I eat, drink, and breathe speculative fiction and historical fiction (LGBT and mainstream). When I open a book or watch a movie, I want my disbelief suspended in the best way possible. I want to revel in the writer’s imagination and enjoy his/her vision of how the impossible can be possible – and real. Give me fantasy, folktales, sci-fi, superheroes, gothic fiction, horror, and every gray shade within. Whether intentional or not, speculative fiction is more than escapist reading; it can work as a mirror image of the modern world, exploring contemporary values, issues, etc., while being detached from it. I’ve always likened speculative fiction to the modern world in cosplay costume.
Historical fiction tends to be treated like the red-headed stepchild, and I think that genre (and especially its writers – have you any idea how difficult it is to write a historical novel with limited information available about day-to-day things from different time periods?) deserve more attention and respect than what they get now. The LGBT community doesn’t exist in a 21st century vacuum. Their story goes well before Stonewall, Oscar Wilde, and Lord Byron. Historical fiction offers us some background context on LGBT struggles: where they are now and where they’d been. Romance allows them their happily-ever-after, but the difficulties they faced were real and don’t deserve to be erased, ignored, or dismissed.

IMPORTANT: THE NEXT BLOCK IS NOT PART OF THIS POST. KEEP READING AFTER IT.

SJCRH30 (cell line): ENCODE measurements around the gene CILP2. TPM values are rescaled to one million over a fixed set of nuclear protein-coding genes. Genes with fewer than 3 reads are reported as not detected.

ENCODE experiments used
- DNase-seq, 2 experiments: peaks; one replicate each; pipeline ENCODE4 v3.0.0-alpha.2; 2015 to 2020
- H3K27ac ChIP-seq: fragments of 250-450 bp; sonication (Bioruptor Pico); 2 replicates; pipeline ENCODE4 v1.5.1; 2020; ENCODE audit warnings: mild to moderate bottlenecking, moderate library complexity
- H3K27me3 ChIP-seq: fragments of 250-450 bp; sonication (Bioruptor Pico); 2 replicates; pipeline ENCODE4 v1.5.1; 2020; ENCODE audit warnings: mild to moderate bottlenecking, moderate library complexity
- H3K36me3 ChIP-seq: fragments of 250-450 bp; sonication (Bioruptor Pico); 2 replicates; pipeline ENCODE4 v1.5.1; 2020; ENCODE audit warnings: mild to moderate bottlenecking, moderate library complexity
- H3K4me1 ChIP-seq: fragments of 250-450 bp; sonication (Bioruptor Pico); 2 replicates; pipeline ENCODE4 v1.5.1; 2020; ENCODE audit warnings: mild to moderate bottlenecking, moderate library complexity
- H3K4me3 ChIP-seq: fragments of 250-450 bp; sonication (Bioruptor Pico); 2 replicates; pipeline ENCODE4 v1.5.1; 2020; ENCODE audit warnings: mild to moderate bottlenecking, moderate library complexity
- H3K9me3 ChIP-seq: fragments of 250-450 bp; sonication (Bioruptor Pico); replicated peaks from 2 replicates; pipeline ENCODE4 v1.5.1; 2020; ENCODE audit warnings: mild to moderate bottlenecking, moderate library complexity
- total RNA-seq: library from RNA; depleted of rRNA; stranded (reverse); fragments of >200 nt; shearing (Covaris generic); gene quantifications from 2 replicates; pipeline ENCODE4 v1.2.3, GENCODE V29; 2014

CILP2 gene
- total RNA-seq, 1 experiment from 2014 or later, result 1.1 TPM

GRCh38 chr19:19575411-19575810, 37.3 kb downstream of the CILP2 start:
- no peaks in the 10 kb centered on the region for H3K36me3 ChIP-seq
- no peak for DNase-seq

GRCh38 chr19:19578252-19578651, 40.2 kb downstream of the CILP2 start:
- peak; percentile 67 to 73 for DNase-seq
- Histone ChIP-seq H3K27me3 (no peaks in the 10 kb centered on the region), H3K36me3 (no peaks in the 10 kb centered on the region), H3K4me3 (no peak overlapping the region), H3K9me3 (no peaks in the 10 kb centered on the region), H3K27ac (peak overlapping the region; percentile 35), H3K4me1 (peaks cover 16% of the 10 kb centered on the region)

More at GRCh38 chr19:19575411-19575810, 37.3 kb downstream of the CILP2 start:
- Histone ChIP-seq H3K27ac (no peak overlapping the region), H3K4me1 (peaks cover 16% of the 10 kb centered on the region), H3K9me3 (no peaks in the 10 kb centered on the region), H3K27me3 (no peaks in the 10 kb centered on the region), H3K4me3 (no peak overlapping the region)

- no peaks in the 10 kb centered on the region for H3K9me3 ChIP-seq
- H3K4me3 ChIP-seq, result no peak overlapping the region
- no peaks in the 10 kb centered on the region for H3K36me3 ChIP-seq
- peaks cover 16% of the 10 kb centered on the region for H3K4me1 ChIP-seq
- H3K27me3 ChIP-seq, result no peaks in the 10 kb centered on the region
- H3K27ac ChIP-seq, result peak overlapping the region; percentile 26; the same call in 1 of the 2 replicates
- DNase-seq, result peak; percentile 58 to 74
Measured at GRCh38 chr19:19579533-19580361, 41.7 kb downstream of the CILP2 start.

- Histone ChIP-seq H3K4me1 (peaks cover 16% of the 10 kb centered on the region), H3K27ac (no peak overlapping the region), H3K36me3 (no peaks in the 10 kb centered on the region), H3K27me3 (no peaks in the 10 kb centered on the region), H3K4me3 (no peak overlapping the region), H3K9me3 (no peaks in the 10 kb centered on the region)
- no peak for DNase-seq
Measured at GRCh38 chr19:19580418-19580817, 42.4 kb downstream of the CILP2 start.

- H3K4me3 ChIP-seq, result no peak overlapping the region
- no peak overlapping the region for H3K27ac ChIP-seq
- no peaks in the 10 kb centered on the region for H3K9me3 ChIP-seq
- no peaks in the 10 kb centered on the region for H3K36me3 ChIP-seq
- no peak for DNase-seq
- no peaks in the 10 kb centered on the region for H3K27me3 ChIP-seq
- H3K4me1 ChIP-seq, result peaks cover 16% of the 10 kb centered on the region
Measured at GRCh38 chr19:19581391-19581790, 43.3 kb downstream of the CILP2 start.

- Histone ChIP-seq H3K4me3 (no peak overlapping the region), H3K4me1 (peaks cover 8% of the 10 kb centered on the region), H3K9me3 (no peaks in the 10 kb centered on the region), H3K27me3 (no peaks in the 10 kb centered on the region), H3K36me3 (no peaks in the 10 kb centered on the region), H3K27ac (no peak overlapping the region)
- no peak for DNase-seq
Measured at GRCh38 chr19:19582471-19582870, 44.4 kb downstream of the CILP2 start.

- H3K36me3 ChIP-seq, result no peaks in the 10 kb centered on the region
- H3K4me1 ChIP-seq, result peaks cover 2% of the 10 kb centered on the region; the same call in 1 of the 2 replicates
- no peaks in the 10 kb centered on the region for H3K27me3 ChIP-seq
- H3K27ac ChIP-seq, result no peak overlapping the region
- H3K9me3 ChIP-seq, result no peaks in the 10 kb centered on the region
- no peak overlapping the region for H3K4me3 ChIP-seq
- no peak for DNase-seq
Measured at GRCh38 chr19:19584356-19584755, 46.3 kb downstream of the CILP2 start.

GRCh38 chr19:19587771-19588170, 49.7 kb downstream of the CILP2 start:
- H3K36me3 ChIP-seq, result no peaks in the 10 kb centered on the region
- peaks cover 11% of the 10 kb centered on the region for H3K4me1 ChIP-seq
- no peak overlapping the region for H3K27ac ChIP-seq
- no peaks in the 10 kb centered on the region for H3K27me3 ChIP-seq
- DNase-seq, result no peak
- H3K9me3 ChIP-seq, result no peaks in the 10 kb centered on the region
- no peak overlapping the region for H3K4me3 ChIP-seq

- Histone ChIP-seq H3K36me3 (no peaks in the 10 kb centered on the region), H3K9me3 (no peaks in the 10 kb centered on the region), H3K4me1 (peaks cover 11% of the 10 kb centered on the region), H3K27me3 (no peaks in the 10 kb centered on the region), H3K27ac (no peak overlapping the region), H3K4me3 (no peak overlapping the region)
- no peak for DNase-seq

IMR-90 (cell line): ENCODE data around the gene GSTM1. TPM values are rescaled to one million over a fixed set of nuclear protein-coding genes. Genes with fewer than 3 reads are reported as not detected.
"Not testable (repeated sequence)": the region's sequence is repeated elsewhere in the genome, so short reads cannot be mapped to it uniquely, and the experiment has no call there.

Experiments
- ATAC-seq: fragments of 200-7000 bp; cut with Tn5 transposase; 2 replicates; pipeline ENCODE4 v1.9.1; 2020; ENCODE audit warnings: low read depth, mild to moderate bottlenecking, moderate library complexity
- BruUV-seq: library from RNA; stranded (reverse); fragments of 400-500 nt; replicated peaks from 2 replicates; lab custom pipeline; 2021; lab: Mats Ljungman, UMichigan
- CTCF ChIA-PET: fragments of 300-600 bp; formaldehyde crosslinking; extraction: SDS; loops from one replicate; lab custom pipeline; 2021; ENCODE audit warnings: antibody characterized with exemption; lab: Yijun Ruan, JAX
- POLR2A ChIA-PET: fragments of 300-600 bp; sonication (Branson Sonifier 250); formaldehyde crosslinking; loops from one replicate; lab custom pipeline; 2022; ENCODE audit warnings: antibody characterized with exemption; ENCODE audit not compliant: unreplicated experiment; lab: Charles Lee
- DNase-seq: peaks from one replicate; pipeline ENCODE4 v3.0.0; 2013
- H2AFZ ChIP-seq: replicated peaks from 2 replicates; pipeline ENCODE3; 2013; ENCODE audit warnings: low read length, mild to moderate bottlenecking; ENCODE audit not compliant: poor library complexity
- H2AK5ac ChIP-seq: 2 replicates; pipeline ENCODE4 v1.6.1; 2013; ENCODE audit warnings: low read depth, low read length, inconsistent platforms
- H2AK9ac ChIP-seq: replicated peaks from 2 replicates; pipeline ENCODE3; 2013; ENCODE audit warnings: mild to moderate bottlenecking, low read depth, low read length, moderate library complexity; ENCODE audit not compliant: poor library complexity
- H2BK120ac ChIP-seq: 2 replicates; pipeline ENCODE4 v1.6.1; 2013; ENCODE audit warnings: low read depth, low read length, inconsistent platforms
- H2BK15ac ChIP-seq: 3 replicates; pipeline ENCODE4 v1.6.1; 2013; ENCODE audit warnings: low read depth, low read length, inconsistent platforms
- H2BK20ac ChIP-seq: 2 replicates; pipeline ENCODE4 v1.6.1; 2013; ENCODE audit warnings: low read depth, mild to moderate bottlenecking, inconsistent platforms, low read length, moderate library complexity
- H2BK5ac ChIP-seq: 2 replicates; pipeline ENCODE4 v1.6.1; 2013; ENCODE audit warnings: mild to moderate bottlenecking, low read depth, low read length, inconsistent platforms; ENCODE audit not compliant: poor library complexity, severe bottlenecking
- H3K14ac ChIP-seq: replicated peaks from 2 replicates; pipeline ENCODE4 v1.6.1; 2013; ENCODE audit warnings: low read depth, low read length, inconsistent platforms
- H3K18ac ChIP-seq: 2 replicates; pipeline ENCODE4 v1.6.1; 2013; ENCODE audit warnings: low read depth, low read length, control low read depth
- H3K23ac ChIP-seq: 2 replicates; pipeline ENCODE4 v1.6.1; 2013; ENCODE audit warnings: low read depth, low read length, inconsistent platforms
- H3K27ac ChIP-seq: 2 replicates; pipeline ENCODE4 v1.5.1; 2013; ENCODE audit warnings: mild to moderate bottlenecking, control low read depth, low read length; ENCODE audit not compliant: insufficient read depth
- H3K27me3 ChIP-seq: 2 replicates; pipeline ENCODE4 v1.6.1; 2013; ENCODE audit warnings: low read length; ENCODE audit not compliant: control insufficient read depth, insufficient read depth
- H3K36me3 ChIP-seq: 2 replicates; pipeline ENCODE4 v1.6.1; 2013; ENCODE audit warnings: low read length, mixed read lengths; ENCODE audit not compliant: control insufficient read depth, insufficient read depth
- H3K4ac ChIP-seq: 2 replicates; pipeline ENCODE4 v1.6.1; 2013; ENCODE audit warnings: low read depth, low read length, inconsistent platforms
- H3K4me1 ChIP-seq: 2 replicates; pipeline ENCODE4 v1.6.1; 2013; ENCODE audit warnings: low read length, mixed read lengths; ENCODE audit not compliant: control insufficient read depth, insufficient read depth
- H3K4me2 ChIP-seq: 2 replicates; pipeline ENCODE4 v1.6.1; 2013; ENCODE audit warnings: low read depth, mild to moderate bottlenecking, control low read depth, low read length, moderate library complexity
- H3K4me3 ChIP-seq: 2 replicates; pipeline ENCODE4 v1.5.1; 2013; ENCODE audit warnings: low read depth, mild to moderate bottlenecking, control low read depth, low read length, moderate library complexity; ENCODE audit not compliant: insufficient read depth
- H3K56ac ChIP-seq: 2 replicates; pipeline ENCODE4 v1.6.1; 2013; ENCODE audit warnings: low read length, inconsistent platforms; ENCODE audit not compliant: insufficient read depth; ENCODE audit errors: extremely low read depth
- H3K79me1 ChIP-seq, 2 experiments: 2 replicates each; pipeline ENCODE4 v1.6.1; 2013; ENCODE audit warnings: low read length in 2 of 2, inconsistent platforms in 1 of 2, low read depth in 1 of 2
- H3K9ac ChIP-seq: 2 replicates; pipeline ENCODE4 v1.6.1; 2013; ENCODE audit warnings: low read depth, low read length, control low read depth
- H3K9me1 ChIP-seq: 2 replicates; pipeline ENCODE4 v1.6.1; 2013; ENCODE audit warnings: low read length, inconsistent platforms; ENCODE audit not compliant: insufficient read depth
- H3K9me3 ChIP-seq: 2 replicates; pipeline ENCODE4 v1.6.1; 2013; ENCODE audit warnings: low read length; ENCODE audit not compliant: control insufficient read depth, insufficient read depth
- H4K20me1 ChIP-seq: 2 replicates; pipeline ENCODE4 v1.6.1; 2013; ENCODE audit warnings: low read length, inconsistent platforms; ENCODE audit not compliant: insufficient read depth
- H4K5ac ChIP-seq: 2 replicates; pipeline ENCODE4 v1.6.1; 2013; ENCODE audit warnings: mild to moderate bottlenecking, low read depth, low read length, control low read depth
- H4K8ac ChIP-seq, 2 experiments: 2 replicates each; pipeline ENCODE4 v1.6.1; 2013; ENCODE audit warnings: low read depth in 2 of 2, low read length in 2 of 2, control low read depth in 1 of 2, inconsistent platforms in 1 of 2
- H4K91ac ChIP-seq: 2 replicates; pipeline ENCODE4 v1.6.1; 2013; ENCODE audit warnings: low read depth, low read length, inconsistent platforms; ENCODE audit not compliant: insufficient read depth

That said, I look forward to giving Lisa a hand in bringing books from these genres (and their myriad sub-genres) to the front. The possibilities these books offer us are endless.